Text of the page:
The Economic Effects of Climate Change Adaptation

Wednesday, May 01, 2019 | Seung Kyum Kim

Despite increases in extreme meteorological events such as coastal floods and storm surges, population on the coasts continues to increase. To alleviate problems caused by the paradoxical combination of increased risk and increased population, governments in many coastal cities are spending significantly on climate-change adaptation projects. To date, however, there has been little research examining the economic effects of this spending.

In a new working paper, I examine how climate-change adaptation measures have affected real estate markets in two representative coastal areas: Miami-Dade County (MDC) and New York City (NYC), which have both experienced extreme storms. Between 2011 and 2017, these areas invested $326 million and $1.6 billion, respectively, on climate-change adaptation measures, representing roughly four and two percent of their respective annual budgets (Table 1). Moreover, homeowners in both places have made substantial investments to raise foundations, which better protects their homes from storm surges and flooding (Figures 1 and 2).

Table 1. Climate-Change Adaption Projects in MDC and NYC, 2011-2017

Sources: Miami Dade County’s Local Mitigation Strategies from 2011 Q2 to 2017 Q4 and New York Rising Community Reconstruction from 2012 Q1 to 2016 Q4.

Since climate adaptive solutions are intertwined with various externalities, I also investigated critical socio-environmental factors such as consumer risk perception, storm idiosyncrasies, and other variations in locational amenity. Not surprisingly, my results indicate that compared with home sales in other periods, single-family properties that were sold 30 to 150 days after a storm sold at a 2.4 percent and 2 percent discount in MDC and NYC, respectively.

Figure 1. Site Adaptation Measures in Miami-Dade County

Illustration: Author; Data source: Miami Dade County Local Mitigation Strategies (2018)

However, many adaptation measures had positive impacts on housing prices, though the impacts, which tended to be most pronounced for about five months after a hurricane, varied in the two locales. Most notably, natural infrastructure adaptation projects (such as green-space restoration and beach nourishment) were associated with a 9.7 percent increase in housing prices in Miami-Dade County and a 2.7 percent increase in NYC for homes that were located within 400 meters of those that sold after a major storm. Similarly, adaptations focused on mitigating the effects of storm surges, such as retrofitting seawalls and constructing breakwaters, led to a 15.8 percent increase in prices for homes in MDC and a 5.5 percent increase in NYC. And raising foundations (something homeowners often do without public funding) was associated with a 6.6 percent increase in MDC housing prices and a 14.3 percent increase in NYC.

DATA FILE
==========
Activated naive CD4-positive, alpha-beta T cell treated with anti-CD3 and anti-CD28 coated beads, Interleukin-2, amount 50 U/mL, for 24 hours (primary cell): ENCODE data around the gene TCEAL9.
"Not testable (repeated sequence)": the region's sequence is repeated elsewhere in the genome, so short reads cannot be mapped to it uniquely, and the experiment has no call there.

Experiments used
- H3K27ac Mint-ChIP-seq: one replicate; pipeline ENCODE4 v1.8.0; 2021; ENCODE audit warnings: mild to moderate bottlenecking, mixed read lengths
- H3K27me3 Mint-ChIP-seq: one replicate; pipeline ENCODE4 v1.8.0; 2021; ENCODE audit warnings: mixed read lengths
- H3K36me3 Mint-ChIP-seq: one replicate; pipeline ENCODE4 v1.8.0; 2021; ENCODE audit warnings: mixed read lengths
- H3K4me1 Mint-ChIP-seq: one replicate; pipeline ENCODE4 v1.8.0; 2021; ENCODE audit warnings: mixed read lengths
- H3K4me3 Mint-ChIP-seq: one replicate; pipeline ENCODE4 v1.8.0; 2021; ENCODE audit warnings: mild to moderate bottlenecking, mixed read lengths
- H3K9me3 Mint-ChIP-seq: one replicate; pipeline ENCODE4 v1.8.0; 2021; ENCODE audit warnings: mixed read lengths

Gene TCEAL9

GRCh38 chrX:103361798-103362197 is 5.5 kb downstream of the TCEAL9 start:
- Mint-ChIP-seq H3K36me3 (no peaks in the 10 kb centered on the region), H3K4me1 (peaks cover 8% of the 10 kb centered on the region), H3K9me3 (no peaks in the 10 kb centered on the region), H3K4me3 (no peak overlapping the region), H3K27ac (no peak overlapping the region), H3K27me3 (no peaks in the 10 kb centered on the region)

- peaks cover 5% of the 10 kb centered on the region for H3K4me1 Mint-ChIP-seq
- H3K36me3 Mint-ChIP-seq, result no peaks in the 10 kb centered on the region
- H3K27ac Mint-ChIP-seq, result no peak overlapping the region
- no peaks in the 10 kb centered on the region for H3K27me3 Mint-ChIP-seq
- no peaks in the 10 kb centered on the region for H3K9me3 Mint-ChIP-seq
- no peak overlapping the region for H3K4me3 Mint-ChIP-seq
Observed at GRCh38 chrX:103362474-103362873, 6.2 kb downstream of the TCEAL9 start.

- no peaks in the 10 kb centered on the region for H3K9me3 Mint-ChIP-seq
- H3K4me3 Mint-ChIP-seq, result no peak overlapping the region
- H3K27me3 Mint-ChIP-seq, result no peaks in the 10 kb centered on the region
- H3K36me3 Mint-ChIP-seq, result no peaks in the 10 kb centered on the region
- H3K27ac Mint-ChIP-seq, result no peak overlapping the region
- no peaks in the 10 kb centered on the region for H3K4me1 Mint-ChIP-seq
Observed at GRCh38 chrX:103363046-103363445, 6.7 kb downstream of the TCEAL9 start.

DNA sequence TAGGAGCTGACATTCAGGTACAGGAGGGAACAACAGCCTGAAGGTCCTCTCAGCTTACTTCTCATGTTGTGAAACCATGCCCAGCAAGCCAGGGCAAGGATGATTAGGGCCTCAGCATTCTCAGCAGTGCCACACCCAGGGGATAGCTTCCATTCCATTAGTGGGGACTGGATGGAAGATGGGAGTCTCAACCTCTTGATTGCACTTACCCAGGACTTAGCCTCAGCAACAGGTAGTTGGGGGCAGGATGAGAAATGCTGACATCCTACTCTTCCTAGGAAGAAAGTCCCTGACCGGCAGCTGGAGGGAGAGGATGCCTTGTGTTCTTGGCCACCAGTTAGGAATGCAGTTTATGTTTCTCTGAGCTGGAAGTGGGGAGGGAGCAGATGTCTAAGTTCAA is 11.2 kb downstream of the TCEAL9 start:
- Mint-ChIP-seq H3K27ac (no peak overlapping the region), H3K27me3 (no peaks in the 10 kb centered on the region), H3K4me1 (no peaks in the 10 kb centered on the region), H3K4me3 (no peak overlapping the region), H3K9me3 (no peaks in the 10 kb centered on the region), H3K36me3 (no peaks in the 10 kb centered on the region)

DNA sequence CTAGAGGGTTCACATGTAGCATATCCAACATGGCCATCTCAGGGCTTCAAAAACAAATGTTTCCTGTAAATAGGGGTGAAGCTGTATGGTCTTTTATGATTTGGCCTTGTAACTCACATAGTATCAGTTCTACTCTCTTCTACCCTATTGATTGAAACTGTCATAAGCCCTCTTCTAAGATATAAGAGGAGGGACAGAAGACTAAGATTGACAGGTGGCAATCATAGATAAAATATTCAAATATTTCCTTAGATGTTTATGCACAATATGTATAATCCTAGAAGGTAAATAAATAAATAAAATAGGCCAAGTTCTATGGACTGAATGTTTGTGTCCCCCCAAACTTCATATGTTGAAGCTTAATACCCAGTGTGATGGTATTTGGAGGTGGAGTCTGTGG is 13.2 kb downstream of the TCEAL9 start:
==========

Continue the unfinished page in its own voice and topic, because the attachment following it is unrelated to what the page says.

Figure 2. Site Adaptation Measures in NYC

Illustration: Author; Data source: New York Rising Community Reconstruction (2018)

However, some other common adaptive strategies—such as improving drainage and stormwater systems, retrofitting equipment (e.g. emergency generators and portable pumps), or providing new hurricane shelters—did not impact local housing values. Presumably this is due to scale and distribution issues associated with these types of adaptation measures.

The study helps provide a clearer understanding of how different types of climate-adaptation measures interact with socio-environmental externalities, and how we might better approach the challenge of reinforcing the resilience of our coastal communities (and their economies) against the weather extremes caused by climate change. Such findings are increasingly important given that powerful coastal storms are likely to increase in the coming years.

Read More About: Neighborhood Change

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